What’s Wrong with an Art Fake? Cognitive and Emotional Variables Influenced by Authenticity Status of Artworks

by Stefanie H. Wolz and Claus-Christian Carbon

ABSTRACT: What’s wrong with art fakes? The authors tested effects of art “forgery” on aesthetic appreciation and the perceived quality of paintings in a multidimensional manner comprising cognitive and emotional variables: When naïve participants were exposed to replicas of works by renowned artists, information about the alleged authenticity status had a major effect on the perceived quality of the painting, and even on artist-associated values such as the artist’s talent. All these variables were negatively influenced when depictions were labeled as copies compared to identical ones labeled as originals. The authors’ findings show the importance of symbolic and personal values as modulators in art appreciation.


general note

Design and Superconducting Levitation

by Julien Bobroff, François Azambourg, Clémentine Chambon and Veronica Rodriguez

ABSTRACT: When specific metals are cooled to a very low temperature (typically colder than 20 degrees from absolute zero, about -200 degrees C), they become superconductive and can make magnets levitate. This paper reports on a collaboration between physicists and designers to exploit this quantum levitation. The main goal of this collaboration was to create artistic displays, experiments and videos to engage a large public with fundamental physics. Beyond its public success, this “SupraDesign” project enabled an encounter between two communities: researchers in physics and designers. The collaboration revealed unexpected similarities in working methods, such as testing through experimentation, engaging in teamwork and making use of creativity in a constraining environment.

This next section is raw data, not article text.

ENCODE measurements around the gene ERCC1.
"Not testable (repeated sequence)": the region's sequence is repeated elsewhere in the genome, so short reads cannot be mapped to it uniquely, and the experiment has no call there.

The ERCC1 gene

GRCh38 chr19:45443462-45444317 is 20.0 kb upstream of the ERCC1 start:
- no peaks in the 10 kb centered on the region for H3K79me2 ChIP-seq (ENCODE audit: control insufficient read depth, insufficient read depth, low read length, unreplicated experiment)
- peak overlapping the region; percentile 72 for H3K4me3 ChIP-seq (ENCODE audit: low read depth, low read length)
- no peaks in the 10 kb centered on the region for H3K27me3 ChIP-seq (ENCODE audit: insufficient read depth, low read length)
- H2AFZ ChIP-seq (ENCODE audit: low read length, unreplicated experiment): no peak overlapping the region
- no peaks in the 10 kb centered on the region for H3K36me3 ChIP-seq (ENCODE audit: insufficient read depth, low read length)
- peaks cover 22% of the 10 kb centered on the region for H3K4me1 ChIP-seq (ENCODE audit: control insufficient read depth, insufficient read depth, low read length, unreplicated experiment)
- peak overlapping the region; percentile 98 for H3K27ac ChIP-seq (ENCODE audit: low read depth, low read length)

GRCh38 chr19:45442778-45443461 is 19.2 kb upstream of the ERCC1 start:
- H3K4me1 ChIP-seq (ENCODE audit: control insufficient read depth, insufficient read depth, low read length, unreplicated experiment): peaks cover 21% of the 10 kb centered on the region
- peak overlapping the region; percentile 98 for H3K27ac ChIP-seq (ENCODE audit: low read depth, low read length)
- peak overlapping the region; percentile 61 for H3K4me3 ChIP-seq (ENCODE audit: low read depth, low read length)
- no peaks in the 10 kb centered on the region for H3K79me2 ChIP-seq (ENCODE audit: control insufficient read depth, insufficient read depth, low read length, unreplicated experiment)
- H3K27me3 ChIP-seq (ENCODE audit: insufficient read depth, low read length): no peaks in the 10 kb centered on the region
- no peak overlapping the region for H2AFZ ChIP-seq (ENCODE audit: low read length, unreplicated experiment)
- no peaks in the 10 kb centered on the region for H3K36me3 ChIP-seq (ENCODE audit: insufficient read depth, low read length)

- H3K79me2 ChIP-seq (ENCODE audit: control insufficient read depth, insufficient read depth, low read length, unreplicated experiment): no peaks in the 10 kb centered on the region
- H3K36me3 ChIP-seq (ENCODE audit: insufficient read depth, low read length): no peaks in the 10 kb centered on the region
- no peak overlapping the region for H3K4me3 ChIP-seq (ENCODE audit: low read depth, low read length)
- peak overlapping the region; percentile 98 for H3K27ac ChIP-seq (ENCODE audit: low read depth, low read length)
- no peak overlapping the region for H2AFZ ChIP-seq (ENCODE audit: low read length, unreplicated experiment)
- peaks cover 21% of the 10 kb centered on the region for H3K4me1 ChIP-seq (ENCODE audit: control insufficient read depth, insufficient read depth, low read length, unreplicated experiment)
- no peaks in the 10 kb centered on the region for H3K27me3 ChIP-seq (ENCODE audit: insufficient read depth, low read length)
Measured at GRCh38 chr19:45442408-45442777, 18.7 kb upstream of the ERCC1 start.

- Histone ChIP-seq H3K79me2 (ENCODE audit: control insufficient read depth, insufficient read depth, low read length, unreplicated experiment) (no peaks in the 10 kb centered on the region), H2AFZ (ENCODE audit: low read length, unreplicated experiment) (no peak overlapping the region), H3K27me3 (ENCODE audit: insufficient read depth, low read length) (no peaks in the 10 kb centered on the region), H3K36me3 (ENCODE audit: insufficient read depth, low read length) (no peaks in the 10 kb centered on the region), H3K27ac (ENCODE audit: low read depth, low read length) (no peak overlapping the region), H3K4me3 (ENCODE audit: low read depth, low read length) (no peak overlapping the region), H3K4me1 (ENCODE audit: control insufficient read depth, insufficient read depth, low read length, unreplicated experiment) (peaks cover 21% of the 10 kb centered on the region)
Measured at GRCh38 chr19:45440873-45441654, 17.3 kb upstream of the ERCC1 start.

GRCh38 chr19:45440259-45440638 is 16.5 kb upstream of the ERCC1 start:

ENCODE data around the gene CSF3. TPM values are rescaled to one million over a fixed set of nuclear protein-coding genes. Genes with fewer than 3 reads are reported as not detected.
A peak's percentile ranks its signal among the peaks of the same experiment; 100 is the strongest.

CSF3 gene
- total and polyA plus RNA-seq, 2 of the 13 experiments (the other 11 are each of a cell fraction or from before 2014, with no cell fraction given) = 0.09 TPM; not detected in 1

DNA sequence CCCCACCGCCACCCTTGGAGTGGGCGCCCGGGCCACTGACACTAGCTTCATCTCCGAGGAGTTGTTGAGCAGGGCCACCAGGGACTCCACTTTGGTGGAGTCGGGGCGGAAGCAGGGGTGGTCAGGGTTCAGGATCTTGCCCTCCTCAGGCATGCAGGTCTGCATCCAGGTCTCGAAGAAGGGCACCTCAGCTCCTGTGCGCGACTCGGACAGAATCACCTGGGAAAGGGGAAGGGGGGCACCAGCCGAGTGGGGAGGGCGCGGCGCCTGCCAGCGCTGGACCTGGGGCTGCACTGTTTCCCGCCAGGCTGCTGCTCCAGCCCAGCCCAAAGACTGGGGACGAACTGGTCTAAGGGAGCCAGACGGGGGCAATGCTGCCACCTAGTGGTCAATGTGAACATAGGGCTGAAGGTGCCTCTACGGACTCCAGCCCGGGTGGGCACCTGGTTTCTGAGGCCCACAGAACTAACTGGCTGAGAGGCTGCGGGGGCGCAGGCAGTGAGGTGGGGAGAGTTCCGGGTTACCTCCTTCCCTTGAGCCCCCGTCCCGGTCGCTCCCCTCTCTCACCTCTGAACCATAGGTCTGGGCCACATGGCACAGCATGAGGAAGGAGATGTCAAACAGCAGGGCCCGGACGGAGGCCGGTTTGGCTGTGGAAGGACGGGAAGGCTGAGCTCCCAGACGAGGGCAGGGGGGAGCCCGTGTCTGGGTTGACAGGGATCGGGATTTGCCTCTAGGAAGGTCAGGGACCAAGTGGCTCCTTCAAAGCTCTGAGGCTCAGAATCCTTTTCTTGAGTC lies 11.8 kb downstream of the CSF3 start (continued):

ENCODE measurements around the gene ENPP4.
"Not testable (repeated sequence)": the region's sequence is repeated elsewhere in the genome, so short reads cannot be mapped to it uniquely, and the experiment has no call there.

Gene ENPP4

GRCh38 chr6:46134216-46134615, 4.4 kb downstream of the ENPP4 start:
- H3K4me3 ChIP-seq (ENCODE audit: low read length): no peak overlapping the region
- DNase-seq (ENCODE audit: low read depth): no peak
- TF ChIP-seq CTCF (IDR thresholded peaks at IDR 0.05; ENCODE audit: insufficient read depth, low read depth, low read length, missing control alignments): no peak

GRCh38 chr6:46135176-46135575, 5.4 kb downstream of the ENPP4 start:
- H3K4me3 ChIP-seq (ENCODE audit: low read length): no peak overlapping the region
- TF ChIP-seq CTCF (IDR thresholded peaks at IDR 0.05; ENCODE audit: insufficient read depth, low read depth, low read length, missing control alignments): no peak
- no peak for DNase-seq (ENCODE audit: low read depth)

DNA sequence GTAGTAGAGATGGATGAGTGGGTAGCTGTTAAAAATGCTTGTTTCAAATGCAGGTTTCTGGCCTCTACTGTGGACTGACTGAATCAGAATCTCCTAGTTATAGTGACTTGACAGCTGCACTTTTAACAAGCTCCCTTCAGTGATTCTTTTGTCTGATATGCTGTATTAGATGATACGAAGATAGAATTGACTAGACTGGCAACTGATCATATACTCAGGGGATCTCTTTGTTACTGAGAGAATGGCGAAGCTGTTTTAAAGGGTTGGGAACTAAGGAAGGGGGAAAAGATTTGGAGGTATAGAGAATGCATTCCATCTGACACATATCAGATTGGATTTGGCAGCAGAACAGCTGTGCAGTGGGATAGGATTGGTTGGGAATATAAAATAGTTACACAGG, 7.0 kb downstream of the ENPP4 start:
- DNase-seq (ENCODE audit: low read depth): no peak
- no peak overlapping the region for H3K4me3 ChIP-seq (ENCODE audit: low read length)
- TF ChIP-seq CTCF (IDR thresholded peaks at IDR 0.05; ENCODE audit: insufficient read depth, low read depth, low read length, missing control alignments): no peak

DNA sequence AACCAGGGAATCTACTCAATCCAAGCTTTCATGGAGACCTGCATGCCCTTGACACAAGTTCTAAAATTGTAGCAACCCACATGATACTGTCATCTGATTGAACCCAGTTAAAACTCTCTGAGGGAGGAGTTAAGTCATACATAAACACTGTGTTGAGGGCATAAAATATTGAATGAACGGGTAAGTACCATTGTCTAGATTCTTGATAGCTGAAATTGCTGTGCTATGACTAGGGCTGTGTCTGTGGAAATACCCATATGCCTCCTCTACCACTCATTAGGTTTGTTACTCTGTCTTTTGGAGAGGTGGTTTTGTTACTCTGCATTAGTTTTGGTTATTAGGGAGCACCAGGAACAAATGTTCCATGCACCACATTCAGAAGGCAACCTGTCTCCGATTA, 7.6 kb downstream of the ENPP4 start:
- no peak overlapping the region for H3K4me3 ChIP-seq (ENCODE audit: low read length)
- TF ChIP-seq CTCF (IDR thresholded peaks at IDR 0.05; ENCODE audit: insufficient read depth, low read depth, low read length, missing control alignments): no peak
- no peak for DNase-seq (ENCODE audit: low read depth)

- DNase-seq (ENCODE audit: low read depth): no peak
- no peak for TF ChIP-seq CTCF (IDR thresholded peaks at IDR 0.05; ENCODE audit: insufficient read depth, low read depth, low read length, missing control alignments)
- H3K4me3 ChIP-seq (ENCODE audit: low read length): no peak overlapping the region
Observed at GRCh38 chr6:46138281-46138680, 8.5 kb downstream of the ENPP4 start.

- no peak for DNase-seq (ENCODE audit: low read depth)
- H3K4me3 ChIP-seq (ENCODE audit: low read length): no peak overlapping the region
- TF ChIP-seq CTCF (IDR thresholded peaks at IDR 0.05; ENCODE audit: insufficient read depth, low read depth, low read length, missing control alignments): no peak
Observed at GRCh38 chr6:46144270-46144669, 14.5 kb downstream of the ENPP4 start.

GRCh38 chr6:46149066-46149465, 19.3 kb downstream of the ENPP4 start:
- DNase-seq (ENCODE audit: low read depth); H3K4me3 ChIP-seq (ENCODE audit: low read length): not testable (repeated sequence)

Historical Perspective

The Tragedy of Radical Subjectivity: From Radical Software to Proprietary Subjects

ABSTRACT:  Considering the aestheticization of post--World War II research in cybernetics as part of a cultural shift in art practices and human and machine subjectivities, the author brings these spheres together by analyzing encounters between the experimental artists and researchers who wrote for and edited Radical Software in the early 1970s, including Harry A. Wilmer, Gregory Bateson and Paul Ryan. She then connects their experimental uses of video feedback (a central tenet of cybernetics) to new and increasingly pervasive human-machine subjectivities.


Special Section of Leonardo Transactions: Balance-Unbalance

Papers by Ricardo Dal Farra; Leah Barclay and Susan Davis; Nina Czegledy; Ricardo Dal Farra and Pablo Suarez; Michel van Dartel and Anne Nigten; Leah Barclay; Krista Caballero and Frank Ekeberg; Mónica Mendes, Pedro Ângelo and Nuno Correia; Daniela Di Maro, Andrea Bene, Diego Bernini, Simone Bonetti, Giorgio De Michelis, Francesco Tisato and Gianluca Colombo; Andrea Polli; Lisa Chandler, Claudia Baldwin and Megan Marks; Julie Arrighi and Grady Walker; Roslyn Taplin; Nicolas J. Bullot; Ian Clothier

Reviews

Reviews by Jan Baetens, Giovanna L. Costantini, George Gessert, Allan Graubard, Rob Harle, Amy Ione, Mike Leggett, Kieran Lyons


Leonardo Network News

Edited by Maryam Shamoul


Endnote

Paula Findlen: Seeking a Job, Renaissance Style, with commentary by David Carrier

 

Updated 28 Septemer 2014